The Kellogg–Briand Pact (or Pact of Paris, officially General Treaty for Renunciation of War as an Instrument of National Policy) went into effect on this day in 1929, effectively ending war as they knew it. Fortunately, war as they didn’t know it was still waiting in the wings. The Kellogg-Briand Pact has been ridiculed as being ineffectual, but, in my opinion, it should’ve been ridiculed for a lot of other reasons.
Mary, Queen of Scots, abdicated on July 24, 1567, leaving her one year old son, James, to run Scotland. James ruled well and wisely except for those weeks when he was teething. Mary lost the throne due to her marriage to Lord Bothwell, who wooed her by kidnapping and possibly raping her, which was the custom in Scotland at the time. An army was raised against her and her new husband, because the Kellogg-Briand pact had yet to be created, conceived of or signed.
Cape Canaveral launched its first rocket on this day in 1950, starting decades of noise complaints from the people who lived next door. The RTV-G-4 Bumper rocket was sub-orbital and its launch was used to determine problems with multi-stage launches. The launch was a complete success and, consequently, they learned nothing.
Alexandre Dumas was born on July 24, 1802 and you’d have to have gone a long way to have seen an uglier baby. He is most known for writing adventure novels, such as The Count of Monte Cristo and The Three Musketeers. His work in the field of drama was unforgettable and I don’t mean that in a good way.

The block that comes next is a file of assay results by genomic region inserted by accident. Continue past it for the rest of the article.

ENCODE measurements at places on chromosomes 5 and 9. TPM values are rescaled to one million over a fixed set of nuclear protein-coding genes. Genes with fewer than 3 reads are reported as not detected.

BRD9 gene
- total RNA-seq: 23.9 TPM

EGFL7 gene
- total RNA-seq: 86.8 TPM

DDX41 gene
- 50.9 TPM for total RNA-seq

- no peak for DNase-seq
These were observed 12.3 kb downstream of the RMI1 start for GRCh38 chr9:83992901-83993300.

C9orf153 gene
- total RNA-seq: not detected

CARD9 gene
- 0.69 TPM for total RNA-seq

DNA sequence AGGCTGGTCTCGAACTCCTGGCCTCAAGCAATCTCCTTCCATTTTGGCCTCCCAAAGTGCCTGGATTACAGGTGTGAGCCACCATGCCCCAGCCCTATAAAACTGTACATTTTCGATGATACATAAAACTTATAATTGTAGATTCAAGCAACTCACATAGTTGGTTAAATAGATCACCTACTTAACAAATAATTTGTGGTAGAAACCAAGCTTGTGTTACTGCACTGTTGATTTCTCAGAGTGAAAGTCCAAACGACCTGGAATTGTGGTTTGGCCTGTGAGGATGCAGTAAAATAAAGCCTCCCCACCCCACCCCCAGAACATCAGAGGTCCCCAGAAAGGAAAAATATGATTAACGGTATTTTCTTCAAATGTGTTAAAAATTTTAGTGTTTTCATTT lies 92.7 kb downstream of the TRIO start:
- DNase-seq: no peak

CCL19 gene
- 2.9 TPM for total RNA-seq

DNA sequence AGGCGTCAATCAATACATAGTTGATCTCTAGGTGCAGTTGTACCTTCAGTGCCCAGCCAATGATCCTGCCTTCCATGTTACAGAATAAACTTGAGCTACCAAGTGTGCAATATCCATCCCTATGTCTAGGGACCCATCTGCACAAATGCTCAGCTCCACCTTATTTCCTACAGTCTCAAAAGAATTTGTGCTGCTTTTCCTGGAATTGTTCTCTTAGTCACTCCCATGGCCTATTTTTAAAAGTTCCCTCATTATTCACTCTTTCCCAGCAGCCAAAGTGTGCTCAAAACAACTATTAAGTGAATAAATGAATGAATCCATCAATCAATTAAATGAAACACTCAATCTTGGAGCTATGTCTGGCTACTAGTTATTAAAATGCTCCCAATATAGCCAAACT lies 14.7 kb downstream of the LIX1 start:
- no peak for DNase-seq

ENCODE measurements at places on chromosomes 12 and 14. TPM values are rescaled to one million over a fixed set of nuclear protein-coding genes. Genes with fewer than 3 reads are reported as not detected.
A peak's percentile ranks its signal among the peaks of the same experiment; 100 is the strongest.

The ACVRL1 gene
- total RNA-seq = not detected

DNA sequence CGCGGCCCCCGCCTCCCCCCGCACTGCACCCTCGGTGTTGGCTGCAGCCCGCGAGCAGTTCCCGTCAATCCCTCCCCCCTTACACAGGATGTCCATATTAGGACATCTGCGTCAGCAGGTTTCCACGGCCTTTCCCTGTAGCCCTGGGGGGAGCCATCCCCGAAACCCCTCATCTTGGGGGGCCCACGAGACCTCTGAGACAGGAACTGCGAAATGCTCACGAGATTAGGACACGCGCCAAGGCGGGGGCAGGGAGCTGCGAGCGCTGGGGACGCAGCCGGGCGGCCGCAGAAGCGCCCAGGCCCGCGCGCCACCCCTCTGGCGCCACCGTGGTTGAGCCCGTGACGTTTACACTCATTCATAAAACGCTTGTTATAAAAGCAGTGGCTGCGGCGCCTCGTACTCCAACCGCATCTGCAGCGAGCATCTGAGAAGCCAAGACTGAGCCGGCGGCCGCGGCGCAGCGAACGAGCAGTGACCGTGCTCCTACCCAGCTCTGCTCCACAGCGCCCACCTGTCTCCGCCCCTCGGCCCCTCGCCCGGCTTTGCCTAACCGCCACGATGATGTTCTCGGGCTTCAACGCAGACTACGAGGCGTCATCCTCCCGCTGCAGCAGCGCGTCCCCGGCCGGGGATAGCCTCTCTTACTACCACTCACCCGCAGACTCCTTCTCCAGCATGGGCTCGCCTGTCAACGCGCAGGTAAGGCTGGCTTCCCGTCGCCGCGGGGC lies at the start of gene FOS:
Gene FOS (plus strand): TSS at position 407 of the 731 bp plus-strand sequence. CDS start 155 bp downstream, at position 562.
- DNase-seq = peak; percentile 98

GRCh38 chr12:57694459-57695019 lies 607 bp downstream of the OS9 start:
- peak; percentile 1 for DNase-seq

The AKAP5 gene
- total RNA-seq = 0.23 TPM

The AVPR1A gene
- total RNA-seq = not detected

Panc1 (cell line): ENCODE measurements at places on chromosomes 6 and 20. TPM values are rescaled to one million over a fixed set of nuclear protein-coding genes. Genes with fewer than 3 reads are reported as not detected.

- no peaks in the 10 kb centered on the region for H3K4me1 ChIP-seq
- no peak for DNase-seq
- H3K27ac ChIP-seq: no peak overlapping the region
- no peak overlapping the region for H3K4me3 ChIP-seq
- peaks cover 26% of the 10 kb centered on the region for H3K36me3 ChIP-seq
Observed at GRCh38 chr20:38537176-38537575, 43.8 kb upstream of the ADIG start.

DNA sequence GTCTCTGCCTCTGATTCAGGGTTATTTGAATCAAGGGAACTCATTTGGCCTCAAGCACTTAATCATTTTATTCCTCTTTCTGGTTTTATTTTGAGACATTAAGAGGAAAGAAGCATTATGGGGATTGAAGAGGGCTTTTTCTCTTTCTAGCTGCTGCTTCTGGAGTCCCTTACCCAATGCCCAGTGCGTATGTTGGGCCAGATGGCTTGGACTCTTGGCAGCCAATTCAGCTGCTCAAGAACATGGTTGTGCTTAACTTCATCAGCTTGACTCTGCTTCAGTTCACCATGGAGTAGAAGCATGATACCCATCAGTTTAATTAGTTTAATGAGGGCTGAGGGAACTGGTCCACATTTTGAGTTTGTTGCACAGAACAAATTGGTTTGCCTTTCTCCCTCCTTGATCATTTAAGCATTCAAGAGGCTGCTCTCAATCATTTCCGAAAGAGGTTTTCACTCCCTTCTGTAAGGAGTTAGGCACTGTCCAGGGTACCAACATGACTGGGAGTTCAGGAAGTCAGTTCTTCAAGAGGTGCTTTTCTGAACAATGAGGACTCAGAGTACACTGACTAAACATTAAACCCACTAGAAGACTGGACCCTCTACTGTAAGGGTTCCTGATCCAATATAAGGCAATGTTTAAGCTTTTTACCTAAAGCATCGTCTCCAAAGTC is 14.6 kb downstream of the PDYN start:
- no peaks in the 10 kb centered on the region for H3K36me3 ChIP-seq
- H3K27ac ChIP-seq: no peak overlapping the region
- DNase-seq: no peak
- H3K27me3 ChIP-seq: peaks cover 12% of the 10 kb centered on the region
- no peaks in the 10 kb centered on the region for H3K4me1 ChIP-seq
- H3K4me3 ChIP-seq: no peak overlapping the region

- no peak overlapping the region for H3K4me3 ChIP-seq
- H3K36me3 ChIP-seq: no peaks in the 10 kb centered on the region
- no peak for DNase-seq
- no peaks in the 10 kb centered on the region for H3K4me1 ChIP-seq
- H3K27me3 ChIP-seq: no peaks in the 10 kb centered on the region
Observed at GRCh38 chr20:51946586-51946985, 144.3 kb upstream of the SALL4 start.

Peter Sellers died on this day in 1980 and Chief Inspector Dreyfus breathed a sigh of relief. Sellers is most known for the Pink Panther series of movies and for the movie Being There. His final movie was The Insidious Dr. Fu Manchu, in which he played a buck-toothed stereotypically evil Chinese mastermind. Critics agree that, if you ignore the offensive racism in the movie and consider when it was made, it was still “just awful”…
July 24th is the feast day for Christina the Astonishing, so cancel any plans you have to not be astonished. Born in 1150, her first miracle was rising from the dead at age 21, causing the priest giving her funeral rites to lose his place. She claimed to have visited Heaven, Hell and Purgatory and only gave Purgatory two stars on Yelp. She would often jump into furnaces and frozen rivers and emerge from either uninjured. She is, not ironically, the patron saint of people with mental disorders.